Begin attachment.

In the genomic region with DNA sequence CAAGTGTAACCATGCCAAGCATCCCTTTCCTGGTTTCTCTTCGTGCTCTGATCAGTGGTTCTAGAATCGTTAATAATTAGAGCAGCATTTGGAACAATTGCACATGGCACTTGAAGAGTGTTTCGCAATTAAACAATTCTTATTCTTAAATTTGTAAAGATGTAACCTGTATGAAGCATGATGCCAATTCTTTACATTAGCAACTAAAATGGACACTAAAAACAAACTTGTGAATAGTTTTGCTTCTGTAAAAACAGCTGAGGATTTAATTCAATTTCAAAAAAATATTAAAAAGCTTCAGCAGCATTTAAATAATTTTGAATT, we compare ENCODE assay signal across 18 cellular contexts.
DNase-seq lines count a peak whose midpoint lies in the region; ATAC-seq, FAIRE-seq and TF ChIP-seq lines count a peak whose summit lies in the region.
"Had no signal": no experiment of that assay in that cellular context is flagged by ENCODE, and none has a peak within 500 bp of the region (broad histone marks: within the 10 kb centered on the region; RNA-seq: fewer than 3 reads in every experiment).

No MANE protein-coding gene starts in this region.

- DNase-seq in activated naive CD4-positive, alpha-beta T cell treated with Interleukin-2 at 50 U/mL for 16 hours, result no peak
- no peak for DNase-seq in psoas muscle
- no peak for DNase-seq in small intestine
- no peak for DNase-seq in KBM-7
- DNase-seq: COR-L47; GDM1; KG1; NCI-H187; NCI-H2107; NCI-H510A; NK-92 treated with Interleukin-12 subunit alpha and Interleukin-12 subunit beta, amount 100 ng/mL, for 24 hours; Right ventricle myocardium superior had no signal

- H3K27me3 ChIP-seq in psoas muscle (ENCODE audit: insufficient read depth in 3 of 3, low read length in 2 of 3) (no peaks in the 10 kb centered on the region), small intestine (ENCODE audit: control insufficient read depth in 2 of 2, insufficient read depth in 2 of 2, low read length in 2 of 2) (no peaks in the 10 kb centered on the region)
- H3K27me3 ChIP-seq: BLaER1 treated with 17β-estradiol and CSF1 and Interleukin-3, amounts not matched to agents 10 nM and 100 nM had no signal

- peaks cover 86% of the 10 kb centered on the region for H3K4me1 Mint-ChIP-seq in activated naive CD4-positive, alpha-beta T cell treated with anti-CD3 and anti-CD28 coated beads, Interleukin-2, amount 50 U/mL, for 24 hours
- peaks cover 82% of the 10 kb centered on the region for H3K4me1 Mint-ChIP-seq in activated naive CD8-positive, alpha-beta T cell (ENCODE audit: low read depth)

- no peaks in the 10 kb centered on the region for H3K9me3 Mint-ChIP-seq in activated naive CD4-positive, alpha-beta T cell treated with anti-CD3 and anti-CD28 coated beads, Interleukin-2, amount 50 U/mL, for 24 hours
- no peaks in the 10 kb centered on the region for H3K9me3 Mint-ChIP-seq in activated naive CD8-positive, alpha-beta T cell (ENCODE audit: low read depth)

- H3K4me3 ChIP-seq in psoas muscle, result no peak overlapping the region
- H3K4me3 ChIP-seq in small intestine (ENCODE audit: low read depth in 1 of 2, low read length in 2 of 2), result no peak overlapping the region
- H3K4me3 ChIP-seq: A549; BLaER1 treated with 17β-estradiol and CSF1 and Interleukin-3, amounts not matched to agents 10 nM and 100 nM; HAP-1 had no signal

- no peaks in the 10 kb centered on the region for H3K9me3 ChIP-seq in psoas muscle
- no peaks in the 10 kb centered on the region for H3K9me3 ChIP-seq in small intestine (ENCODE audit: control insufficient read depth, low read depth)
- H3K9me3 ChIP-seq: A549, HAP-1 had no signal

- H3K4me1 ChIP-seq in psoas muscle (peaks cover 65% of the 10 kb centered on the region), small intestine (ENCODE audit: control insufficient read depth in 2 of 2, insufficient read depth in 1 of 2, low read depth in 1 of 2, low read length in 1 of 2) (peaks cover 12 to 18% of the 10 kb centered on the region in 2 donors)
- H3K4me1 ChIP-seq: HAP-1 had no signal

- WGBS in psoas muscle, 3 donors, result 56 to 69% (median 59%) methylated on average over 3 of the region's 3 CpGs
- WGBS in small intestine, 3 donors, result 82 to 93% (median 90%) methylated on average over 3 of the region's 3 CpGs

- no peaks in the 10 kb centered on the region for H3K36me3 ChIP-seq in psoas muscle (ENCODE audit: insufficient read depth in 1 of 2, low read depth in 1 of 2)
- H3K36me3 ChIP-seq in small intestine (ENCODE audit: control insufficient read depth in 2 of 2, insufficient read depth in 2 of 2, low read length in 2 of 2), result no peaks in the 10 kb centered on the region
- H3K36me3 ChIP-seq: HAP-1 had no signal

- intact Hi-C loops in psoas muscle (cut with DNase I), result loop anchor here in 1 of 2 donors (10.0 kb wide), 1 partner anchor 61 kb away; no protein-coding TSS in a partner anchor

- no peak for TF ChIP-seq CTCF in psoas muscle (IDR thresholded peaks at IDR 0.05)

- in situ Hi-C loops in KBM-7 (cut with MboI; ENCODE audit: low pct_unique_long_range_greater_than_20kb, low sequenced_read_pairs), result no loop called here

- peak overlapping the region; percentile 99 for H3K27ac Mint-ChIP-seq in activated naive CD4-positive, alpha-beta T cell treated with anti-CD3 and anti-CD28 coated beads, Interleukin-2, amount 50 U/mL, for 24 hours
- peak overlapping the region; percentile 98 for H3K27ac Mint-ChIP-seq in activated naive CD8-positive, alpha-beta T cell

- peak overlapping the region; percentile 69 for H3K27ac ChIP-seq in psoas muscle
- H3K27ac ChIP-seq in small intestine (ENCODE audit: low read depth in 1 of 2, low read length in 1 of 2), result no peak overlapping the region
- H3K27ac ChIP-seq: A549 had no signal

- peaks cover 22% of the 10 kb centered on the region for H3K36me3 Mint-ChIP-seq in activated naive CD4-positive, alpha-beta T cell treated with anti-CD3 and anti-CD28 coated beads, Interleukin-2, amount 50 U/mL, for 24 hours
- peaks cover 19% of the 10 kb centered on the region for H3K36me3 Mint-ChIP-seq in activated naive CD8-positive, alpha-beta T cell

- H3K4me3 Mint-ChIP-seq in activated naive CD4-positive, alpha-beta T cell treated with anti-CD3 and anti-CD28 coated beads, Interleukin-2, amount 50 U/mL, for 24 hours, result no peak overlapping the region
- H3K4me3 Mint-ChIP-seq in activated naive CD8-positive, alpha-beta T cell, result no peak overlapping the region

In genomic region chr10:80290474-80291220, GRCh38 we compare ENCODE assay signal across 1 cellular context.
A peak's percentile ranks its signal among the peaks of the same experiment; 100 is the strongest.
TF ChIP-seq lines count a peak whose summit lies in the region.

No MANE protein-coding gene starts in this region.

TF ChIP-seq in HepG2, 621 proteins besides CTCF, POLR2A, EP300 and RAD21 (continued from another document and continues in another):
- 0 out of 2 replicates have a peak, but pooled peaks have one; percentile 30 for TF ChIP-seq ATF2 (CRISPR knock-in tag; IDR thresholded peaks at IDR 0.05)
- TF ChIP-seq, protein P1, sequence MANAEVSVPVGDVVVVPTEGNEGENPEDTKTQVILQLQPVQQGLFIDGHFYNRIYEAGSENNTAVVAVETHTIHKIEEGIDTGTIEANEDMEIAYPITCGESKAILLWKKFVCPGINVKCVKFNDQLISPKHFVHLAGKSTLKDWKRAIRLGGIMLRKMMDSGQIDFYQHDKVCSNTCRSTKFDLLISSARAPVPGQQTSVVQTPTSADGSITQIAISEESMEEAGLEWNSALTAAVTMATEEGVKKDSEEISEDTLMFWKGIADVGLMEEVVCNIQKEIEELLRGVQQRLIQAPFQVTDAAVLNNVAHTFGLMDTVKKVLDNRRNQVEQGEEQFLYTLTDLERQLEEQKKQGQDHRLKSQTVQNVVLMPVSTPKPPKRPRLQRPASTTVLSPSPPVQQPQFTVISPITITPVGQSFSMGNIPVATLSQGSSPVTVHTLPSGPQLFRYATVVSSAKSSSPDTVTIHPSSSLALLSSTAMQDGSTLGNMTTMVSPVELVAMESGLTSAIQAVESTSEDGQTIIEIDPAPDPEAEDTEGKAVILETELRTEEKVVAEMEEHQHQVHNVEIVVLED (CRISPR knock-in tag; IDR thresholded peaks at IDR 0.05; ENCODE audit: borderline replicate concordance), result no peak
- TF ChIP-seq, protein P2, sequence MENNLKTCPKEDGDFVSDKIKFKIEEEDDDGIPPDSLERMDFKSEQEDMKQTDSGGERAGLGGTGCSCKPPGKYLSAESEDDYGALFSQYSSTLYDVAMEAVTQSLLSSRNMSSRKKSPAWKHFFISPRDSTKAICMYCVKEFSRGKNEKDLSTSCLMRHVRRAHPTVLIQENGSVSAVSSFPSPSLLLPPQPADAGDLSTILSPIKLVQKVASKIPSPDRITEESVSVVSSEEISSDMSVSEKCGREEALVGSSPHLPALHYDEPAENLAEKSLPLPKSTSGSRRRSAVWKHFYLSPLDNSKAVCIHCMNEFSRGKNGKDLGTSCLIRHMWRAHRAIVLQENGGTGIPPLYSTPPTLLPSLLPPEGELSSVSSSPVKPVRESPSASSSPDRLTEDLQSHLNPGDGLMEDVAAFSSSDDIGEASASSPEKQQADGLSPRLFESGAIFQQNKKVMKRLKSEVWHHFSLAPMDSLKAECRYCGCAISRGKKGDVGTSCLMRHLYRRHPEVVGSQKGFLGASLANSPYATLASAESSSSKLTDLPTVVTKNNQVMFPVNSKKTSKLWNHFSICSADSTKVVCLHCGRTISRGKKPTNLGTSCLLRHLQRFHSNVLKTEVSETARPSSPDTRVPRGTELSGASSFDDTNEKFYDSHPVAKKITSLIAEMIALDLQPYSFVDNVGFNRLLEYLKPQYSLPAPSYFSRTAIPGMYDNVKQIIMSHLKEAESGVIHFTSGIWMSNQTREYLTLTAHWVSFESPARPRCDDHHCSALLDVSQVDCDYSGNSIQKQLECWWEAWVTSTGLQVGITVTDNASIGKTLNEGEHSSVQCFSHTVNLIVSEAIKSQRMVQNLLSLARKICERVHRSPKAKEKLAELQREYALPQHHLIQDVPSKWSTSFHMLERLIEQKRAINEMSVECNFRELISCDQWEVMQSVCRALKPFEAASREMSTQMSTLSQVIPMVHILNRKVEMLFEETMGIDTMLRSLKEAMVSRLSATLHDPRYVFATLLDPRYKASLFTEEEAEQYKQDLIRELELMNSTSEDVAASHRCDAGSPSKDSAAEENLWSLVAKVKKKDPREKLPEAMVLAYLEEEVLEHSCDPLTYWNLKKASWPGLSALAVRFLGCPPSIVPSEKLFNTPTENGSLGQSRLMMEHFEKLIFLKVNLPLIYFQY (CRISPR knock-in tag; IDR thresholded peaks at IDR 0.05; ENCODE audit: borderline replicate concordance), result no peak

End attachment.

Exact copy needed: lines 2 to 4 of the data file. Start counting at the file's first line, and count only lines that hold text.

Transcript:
DNase-seq lines count a peak whose midpoint lies in the region; ATAC-seq, FAIRE-seq and TF ChIP-seq lines count a peak whose summit lies in the region.
"Had no signal": no experiment of that assay in that cellular context is flagged by ENCODE, and none has a peak within 500 bp of the region (broad histone marks: within the 10 kb centered on the region; RNA-seq: fewer than 3 reads in every experiment).

No MANE protein-coding gene starts in this region.